A Rogue So Wicked (Star Frost Lovers Book 3)
A Rogue So Wicked (Star Frost Lovers Book 3)
Miss Philippa Barnes followed her heart and it lead her to ruin. Her family has sent her to the farthest reaches of England, the island of Star Frost, to bear the consequences alone. Only one thing can save her, but that one thing is not what she expects.
Wayne Stoke, selfish bachelor and wealthy hotelier comes upon a woman delivering a babe in a meadow. He takes charge, saving her from certain death. But what he doesn’t expect is to become so smitten with this mysterious young woman and her baby. A fierce protective emotion takes hold, and Wayne can’t fight it.
But what neither of them could predict is their bond runs far deeper. Money, secrets, and ex-lovers seek to destroy this precious link that forms between a new mother and a perpetual bachelor. What blooms isn’t only lust, it’s something far stronger that will change them forever.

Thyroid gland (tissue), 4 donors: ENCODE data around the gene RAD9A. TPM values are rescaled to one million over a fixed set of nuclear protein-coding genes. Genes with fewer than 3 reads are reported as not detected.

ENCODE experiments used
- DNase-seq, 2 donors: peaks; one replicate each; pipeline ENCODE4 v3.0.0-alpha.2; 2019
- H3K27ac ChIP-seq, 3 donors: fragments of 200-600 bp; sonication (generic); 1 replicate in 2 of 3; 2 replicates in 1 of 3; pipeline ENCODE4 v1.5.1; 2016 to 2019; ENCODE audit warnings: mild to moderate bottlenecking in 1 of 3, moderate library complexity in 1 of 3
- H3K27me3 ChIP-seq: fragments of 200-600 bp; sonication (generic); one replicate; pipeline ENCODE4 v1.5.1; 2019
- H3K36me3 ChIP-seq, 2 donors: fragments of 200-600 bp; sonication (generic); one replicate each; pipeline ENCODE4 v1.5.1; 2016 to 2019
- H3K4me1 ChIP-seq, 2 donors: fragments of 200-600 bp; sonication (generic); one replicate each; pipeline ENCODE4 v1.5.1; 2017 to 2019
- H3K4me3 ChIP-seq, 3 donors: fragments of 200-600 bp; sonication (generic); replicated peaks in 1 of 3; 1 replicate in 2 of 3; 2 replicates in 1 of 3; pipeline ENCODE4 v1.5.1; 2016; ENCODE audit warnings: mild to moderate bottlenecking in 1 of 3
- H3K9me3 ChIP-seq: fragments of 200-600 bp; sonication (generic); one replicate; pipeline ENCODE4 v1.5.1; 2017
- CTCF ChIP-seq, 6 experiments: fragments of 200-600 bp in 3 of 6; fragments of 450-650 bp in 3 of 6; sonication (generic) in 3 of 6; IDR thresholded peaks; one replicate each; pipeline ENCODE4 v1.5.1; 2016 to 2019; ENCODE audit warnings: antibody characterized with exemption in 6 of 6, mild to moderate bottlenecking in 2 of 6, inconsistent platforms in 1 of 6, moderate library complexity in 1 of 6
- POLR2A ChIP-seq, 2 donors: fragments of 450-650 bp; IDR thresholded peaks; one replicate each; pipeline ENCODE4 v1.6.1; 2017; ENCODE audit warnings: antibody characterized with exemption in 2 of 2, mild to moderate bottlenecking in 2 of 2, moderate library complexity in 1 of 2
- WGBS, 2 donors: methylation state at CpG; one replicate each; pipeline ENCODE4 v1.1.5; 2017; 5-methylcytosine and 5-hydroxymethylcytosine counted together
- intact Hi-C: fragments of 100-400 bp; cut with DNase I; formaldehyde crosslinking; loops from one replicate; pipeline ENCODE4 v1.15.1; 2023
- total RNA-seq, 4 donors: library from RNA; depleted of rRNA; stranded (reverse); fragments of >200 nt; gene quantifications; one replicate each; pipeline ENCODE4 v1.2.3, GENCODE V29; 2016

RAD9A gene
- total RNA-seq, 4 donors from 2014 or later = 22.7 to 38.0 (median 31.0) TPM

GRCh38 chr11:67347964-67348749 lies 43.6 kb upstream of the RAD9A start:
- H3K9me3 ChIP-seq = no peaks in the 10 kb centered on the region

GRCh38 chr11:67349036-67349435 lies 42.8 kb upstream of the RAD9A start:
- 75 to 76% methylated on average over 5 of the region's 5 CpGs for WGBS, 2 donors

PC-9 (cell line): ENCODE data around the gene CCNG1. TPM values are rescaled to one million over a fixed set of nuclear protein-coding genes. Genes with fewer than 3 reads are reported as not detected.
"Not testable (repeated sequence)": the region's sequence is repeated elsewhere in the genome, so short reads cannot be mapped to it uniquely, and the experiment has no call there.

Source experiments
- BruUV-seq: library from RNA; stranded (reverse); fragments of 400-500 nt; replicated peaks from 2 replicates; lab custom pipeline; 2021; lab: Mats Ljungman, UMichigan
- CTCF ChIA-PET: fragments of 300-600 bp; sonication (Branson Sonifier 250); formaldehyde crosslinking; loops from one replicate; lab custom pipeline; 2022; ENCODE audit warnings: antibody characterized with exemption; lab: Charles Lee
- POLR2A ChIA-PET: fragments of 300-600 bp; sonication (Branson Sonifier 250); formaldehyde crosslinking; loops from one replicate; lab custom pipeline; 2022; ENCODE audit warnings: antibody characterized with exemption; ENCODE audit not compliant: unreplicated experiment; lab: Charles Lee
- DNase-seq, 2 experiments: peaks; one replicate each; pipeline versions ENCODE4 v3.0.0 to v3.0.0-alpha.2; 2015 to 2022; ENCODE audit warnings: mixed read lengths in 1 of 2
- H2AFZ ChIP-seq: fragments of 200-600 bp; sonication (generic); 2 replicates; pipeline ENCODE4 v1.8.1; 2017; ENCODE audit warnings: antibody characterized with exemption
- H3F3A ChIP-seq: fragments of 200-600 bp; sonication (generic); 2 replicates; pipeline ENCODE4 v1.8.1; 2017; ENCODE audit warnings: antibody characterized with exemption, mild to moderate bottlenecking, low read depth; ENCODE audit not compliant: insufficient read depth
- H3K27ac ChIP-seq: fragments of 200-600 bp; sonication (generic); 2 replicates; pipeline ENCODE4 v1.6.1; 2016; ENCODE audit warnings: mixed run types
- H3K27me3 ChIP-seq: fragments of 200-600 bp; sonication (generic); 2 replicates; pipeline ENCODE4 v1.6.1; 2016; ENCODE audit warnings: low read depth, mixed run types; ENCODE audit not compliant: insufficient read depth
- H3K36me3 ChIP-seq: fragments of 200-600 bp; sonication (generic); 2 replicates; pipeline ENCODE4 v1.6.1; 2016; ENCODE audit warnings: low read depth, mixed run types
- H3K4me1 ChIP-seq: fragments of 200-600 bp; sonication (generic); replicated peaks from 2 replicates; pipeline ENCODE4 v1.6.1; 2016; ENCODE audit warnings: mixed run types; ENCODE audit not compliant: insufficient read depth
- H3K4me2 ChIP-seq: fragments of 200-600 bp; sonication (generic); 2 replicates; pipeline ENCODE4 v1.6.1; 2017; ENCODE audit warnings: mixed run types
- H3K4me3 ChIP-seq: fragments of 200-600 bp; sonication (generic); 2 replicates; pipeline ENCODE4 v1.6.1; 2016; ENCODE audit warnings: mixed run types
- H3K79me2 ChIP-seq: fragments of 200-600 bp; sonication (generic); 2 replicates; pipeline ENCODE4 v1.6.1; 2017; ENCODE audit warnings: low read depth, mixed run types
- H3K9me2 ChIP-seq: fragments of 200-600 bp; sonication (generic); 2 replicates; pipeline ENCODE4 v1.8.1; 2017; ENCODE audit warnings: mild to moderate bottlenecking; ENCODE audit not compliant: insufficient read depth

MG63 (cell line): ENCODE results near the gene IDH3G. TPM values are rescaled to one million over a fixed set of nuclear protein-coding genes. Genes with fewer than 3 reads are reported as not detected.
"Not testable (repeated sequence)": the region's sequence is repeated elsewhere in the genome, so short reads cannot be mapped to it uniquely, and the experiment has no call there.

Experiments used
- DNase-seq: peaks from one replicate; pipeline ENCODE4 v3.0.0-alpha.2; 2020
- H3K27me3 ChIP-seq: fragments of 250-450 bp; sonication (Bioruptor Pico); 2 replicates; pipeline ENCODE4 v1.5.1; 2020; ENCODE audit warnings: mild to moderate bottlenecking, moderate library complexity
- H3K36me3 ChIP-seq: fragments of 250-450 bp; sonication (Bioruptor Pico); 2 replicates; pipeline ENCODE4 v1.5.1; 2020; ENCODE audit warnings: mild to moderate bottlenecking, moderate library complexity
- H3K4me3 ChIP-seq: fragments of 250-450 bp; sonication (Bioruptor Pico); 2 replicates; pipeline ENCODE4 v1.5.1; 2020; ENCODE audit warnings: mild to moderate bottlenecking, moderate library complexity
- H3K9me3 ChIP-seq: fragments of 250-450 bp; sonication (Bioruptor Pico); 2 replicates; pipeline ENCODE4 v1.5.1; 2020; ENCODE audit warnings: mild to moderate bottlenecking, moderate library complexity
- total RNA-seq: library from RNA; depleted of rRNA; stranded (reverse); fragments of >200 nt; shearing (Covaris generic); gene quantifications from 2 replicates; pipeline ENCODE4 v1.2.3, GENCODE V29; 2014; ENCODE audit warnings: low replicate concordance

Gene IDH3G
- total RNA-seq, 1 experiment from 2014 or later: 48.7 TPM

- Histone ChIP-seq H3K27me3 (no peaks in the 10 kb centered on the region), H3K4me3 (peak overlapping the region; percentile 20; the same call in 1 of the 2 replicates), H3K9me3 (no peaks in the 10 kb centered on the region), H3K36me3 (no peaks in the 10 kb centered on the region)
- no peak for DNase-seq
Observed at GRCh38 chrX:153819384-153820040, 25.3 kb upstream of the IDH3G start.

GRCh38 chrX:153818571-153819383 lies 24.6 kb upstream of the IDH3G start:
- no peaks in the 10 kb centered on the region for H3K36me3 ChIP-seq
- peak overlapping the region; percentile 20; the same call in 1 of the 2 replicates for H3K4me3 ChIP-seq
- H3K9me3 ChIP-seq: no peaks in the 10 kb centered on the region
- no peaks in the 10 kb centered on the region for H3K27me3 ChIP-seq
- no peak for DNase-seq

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London, January 29, 1812
Wayne Edgar Stoke, owner of the illustrious and exclusive Waynestoke Hotel, held a marginal dislike for the aristocracy, though they made him very rich. So rich, his filthy common blood was deemed welcome into their pure circles, but Wayne rarely partook of polite society, simply because he wasn’t very polite.
Wayne rhythmically tapped his fingers on the desk while Lord Johns-
Stone bleated on and on about the attributes of his daughter. Wayne had already forgotten her name.
“Touring churches, she is. She is no bluestocking, but she has a great appreciation for the Church of England. She will be an excellent wife. We’ve received many proposals already, but of course, my Philippa will only have the best. Rest assured she will marry well, and I can repay you with interest.”
Ah yes, the old selling of one’s daughter to cover one’s debts. Through marriage, of course, women of Philippa Barnes’s pedigree were literal goods of trade. These aristocrats liked to apply a gilded façade to make it seem on the up and up, but the origins were the same. Sons inherited, and daughters brought in new money through husbands. Rich husbands.